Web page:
On admission, the nurse taking the photograph explains to the patient the reason for the photography (i.e. to avoid patient misidentification) and assures them it will only be used for that purpose. The process is simple and inexpensive and has become a routine part of the admission process on the psychiatry units at JPS.
There are, of course, other advantages to using patient photographs in healthcare (aside from those that are used for clinical activities such as tracking wound healing, etc.). In our December 2008 What’s New in the Patient Safety World “Patient Photographs Improve Radiologists’ Performance” we noted a paper presented at the Radiological Society of North America’s annual meeting showing that inclusion of photographs of patients improved accuracy of radiologists’ reports. Putting a photograph of the patient aside their images on a PAC screen resulted not only in the radiologists feeling more empathy toward the patient but they also identified more incidental findings (the files were chosen because of incidental findings in this randomized study) without taking more time to review the images.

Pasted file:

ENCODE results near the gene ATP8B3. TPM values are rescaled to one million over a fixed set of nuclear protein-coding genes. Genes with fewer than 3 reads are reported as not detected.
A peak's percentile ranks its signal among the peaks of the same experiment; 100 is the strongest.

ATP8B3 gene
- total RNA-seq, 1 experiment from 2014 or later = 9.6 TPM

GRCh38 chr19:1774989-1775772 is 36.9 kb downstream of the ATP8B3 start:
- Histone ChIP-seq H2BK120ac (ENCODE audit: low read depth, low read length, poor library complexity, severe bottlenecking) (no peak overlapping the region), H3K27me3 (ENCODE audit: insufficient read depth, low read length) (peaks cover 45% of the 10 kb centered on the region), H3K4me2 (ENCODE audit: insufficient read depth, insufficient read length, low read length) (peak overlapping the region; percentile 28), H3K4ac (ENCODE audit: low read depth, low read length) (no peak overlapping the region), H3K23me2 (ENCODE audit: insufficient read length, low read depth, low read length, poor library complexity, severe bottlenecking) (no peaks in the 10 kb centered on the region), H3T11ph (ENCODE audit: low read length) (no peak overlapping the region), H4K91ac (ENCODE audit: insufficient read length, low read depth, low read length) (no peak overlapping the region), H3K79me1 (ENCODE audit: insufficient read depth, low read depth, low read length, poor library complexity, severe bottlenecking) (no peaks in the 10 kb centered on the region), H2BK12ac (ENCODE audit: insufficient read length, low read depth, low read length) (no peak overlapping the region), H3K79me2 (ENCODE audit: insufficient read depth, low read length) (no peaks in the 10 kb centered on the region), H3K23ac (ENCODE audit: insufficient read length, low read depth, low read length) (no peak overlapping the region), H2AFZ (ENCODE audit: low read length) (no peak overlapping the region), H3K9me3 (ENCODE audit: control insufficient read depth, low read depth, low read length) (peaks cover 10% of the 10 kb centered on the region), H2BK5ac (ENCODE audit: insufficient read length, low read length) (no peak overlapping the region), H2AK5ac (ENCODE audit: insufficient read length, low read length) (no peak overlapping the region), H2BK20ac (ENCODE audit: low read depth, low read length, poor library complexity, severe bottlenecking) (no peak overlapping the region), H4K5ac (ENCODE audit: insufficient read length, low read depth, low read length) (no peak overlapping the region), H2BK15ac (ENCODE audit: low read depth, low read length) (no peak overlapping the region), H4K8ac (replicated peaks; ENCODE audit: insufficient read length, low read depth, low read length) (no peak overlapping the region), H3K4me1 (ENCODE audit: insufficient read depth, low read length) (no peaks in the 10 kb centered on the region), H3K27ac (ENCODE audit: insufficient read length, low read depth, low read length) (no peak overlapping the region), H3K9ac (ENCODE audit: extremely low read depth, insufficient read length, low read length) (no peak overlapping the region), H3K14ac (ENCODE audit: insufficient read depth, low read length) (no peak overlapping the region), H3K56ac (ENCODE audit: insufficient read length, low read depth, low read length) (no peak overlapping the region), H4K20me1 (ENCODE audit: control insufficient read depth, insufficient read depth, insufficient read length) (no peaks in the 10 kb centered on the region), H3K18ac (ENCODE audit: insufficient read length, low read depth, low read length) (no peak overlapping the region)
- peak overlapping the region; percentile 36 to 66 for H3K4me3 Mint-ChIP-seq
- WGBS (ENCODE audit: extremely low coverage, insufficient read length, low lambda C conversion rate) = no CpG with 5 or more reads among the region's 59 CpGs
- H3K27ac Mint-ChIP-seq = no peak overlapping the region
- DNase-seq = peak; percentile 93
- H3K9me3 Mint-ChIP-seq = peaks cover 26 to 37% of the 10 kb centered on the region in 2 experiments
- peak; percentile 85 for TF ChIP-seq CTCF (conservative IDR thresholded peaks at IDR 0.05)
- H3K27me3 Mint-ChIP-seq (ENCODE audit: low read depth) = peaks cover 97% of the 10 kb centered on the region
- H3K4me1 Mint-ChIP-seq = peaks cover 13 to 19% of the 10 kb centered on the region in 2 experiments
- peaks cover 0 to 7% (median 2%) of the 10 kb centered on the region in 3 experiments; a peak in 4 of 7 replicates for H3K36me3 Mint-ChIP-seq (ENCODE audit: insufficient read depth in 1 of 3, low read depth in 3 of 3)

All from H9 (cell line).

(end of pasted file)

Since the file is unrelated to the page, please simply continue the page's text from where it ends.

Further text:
The American Association for Clinical Chemistry (AACC April 2009) reports some healthcare organizations are attaching patient photos to requisitions for Pap smears or other specimens that are being examined.
We think adding patient photographs to electronic medical records (EMR’s) could significantly improve patient safety in other ways as well. They might help prevent a physician from inadvertently ordering on the wrong patient during CPOE. In our May 20, 2008 Patient Safety Tip of the Week “CPOE Unintended Consequences – Are Wrong Patient Errors More Common?” we noted that many orders are now entered into CPOE from remote locations. Having a photograph of the patient at the top of each screen logically should help alert a physician that he/she may be entering that order on the wrong patient.
Patient photographs might also be used on patient identification cards issued by a healthcare system. This might help avoid “medical identify theft” or other fraudulent use of identification. Also, you’d be surprised at how issuing identity cards for your health system fosters loyalty to your system. We recall many years ago when our health system stopped issuing patient cards. The patients complained! They liked having them to carry around. It gave them a measure of security and sense of belonging. So don’t underestimate the potential value of such cards.